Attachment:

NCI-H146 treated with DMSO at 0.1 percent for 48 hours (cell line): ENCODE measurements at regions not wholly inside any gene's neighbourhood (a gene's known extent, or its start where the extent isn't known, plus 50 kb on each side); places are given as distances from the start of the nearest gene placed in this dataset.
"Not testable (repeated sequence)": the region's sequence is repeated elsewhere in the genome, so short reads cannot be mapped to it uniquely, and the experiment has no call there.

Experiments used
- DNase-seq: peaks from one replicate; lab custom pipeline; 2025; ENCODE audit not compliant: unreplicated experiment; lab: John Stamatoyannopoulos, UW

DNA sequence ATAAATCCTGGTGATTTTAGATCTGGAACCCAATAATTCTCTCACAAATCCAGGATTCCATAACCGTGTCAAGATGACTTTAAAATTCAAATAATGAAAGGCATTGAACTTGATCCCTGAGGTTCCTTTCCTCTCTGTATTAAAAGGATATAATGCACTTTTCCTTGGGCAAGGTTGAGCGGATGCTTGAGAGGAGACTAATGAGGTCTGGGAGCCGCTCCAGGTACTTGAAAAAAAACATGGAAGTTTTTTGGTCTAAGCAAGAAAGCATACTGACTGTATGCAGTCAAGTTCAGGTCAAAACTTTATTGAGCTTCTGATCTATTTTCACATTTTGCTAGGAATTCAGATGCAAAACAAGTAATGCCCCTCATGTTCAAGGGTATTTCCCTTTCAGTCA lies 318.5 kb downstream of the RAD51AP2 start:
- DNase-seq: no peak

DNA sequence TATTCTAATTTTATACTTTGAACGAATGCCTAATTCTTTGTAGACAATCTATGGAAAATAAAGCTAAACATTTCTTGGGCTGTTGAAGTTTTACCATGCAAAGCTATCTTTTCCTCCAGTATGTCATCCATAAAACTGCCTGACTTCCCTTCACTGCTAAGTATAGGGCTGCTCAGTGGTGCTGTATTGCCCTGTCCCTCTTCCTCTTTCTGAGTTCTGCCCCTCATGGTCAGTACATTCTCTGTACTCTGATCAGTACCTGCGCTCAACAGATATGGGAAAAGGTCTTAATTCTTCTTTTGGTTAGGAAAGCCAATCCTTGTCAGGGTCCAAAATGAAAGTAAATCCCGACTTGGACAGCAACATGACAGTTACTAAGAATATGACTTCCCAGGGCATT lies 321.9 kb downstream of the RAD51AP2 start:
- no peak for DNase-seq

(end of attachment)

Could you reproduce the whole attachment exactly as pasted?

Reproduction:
NCI-H146 treated with DMSO at 0.1 percent for 48 hours (cell line): ENCODE measurements at regions not wholly inside any gene's neighbourhood (a gene's known extent, or its start where the extent isn't known, plus 50 kb on each side); places are given as distances from the start of the nearest gene placed in this dataset.
"Not testable (repeated sequence)": the region's sequence is repeated elsewhere in the genome, so short reads cannot be mapped to it uniquely, and the experiment has no call there.

Experiments used
- DNase-seq: peaks from one replicate; lab custom pipeline; 2025; ENCODE audit not compliant: unreplicated experiment; lab: John Stamatoyannopoulos, UW

DNA sequence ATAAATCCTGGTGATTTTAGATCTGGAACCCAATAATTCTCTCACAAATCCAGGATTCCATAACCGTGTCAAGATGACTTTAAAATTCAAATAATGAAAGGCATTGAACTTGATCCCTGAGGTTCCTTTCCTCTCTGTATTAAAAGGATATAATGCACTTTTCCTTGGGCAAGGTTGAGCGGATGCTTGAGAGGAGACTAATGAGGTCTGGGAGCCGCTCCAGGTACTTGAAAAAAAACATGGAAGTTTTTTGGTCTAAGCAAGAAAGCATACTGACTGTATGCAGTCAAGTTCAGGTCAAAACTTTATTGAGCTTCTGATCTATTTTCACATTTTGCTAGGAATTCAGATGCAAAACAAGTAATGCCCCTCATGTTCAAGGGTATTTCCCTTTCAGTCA lies 318.5 kb downstream of the RAD51AP2 start:
- DNase-seq: no peak

DNA sequence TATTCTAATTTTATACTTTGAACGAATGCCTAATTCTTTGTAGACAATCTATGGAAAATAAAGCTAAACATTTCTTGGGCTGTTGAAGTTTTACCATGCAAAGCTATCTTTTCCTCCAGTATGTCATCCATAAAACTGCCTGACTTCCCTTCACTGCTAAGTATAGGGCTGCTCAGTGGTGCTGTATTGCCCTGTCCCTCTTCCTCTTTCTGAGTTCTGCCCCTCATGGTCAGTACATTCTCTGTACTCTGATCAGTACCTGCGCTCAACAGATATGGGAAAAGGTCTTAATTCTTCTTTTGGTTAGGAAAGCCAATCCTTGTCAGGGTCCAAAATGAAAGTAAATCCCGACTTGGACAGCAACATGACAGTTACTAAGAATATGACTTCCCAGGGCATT lies 321.9 kb downstream of the RAD51AP2 start:
- no peak for DNase-seq